David Learmount/LONDON

The official ackknowleging by the International Civil Aviation Organisation (ICAO) that the airline world is split geographically and economically into sectors with vastly different levels of safety achievement was 1997's safety triumph. The coming year will give the first test of political and industrial will to enact a new ICAO mandate to do something about this disparity.

In November 1997, an unprecedentedly large gathering in Montreal, bringing together 142 of the ICAO's 185 member states, gave the ICAO the power to carry out mandatory national safety audits. In 1998, those nations which signed the resolution will have the chance to prove they meant what they said. They have cleared ICAO to audit any nation's safety oversight provision and practice. The audit report would be presented confidentially to the country concerned, with ICAO doing what it can to marshall assistance for nations which need it. The veiled threat is that the report would be made public if efforts and intent to meet ICAO safety minima remained inadequate or absent.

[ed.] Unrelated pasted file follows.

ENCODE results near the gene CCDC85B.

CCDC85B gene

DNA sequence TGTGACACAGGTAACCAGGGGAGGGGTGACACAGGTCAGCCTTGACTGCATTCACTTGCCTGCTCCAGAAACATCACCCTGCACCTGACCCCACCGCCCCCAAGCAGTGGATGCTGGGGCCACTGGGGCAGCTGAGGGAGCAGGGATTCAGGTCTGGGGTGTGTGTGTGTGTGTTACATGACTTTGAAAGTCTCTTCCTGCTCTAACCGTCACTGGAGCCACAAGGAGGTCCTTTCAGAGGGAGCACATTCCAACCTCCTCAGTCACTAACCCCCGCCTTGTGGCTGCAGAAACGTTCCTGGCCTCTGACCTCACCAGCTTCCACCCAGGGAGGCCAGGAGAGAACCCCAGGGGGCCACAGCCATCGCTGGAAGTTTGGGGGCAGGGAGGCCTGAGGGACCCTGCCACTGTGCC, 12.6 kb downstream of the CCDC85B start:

Like any ICAO programme, this could be stopped in its tracks by the withdrawal of goodwill. So putting the policy into effect is going to need diplomacy, especially in the first year. Ill-will would also jeopardise the Montreal-approved Global Aviation Safety Plan (GASP), which recommends greater sharing of safety data and more safety-information transparency. Information-disclosure, however, runs completely counter to most national cultures and to legal pressures, so huge skill will be needed to make it work.

Another global sector which could benefit from safety-data-sharing is the military, but there it is not only national culture which bars transparency. There are definitely more international meetings of military safety chiefs now, but no-one knows what comes of them. Exhortations to the top brass that they are just as accountable to taxpayers as airlines are to customers are unlikely to have any effect.

Safety, however, was top of the International Air Transport Association's 1997 annual-general-meeting agenda. Results from the ICAO and IATA initiatives as soon as 1998 would be welcome but are unlikely.

Source: Flight International